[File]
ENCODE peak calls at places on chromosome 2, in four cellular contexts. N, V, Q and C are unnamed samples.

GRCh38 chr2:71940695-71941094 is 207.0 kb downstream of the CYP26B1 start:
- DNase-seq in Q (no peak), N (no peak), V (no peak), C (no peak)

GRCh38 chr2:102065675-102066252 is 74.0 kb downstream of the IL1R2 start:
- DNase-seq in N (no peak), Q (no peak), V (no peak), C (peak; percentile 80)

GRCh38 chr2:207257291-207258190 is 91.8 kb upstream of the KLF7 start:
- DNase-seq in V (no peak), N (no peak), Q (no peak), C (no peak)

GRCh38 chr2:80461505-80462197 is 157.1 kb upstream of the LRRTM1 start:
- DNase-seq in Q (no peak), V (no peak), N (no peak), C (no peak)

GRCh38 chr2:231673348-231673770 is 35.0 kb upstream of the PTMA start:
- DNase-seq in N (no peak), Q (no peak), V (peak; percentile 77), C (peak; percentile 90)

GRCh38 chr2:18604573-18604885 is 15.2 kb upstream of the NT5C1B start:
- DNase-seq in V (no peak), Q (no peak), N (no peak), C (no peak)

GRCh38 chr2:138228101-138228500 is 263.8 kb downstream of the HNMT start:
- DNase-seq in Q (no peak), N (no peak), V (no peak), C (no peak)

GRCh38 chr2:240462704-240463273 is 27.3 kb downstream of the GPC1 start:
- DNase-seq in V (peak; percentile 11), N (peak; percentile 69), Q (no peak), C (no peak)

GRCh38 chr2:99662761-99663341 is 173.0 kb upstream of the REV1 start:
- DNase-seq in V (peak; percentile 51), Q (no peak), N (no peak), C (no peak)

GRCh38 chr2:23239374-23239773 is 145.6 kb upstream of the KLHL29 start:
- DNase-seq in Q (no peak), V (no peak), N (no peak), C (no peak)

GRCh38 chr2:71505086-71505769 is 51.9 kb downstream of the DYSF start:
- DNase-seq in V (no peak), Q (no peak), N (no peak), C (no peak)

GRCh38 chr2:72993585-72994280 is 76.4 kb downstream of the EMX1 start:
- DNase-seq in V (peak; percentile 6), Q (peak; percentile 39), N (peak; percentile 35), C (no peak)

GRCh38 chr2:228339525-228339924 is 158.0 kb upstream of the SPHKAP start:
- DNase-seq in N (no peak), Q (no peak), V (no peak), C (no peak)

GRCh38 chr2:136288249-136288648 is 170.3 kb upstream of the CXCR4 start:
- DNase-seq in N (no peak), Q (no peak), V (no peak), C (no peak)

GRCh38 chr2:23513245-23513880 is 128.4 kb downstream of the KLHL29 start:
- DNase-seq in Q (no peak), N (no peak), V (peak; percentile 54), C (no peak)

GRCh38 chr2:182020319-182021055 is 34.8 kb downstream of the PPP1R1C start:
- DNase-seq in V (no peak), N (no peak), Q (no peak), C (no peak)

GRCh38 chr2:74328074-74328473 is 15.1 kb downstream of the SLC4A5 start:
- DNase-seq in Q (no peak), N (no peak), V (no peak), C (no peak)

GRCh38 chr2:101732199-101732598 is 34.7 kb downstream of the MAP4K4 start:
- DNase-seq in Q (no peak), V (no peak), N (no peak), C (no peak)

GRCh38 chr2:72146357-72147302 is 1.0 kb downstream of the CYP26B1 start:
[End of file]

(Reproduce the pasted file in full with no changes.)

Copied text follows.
ENCODE peak calls at places on chromosome 2, in four cellular contexts. N, V, Q and C are unnamed samples.

GRCh38 chr2:71940695-71941094 is 207.0 kb downstream of the CYP26B1 start:
- DNase-seq in Q (no peak), N (no peak), V (no peak), C (no peak)

GRCh38 chr2:102065675-102066252 is 74.0 kb downstream of the IL1R2 start:
- DNase-seq in N (no peak), Q (no peak), V (no peak), C (peak; percentile 80)

GRCh38 chr2:207257291-207258190 is 91.8 kb upstream of the KLF7 start:
- DNase-seq in V (no peak), N (no peak), Q (no peak), C (no peak)

GRCh38 chr2:80461505-80462197 is 157.1 kb upstream of the LRRTM1 start:
- DNase-seq in Q (no peak), V (no peak), N (no peak), C (no peak)

GRCh38 chr2:231673348-231673770 is 35.0 kb upstream of the PTMA start:
- DNase-seq in N (no peak), Q (no peak), V (peak; percentile 77), C (peak; percentile 90)

GRCh38 chr2:18604573-18604885 is 15.2 kb upstream of the NT5C1B start:
- DNase-seq in V (no peak), Q (no peak), N (no peak), C (no peak)

GRCh38 chr2:138228101-138228500 is 263.8 kb downstream of the HNMT start:
- DNase-seq in Q (no peak), N (no peak), V (no peak), C (no peak)

GRCh38 chr2:240462704-240463273 is 27.3 kb downstream of the GPC1 start:
- DNase-seq in V (peak; percentile 11), N (peak; percentile 69), Q (no peak), C (no peak)

GRCh38 chr2:99662761-99663341 is 173.0 kb upstream of the REV1 start:
- DNase-seq in V (peak; percentile 51), Q (no peak), N (no peak), C (no peak)

GRCh38 chr2:23239374-23239773 is 145.6 kb upstream of the KLHL29 start:
- DNase-seq in Q (no peak), V (no peak), N (no peak), C (no peak)

GRCh38 chr2:71505086-71505769 is 51.9 kb downstream of the DYSF start:
- DNase-seq in V (no peak), Q (no peak), N (no peak), C (no peak)

GRCh38 chr2:72993585-72994280 is 76.4 kb downstream of the EMX1 start:
- DNase-seq in V (peak; percentile 6), Q (peak; percentile 39), N (peak; percentile 35), C (no peak)

GRCh38 chr2:228339525-228339924 is 158.0 kb upstream of the SPHKAP start:
- DNase-seq in N (no peak), Q (no peak), V (no peak), C (no peak)

GRCh38 chr2:136288249-136288648 is 170.3 kb upstream of the CXCR4 start:
- DNase-seq in N (no peak), Q (no peak), V (no peak), C (no peak)

GRCh38 chr2:23513245-23513880 is 128.4 kb downstream of the KLHL29 start:
- DNase-seq in Q (no peak), N (no peak), V (peak; percentile 54), C (no peak)

GRCh38 chr2:182020319-182021055 is 34.8 kb downstream of the PPP1R1C start:
- DNase-seq in V (no peak), N (no peak), Q (no peak), C (no peak)

GRCh38 chr2:74328074-74328473 is 15.1 kb downstream of the SLC4A5 start:
- DNase-seq in Q (no peak), N (no peak), V (no peak), C (no peak)

GRCh38 chr2:101732199-101732598 is 34.7 kb downstream of the MAP4K4 start:
- DNase-seq in Q (no peak), V (no peak), N (no peak), C (no peak)

GRCh38 chr2:72146357-72147302 is 1.0 kb downstream of the CYP26B1 start: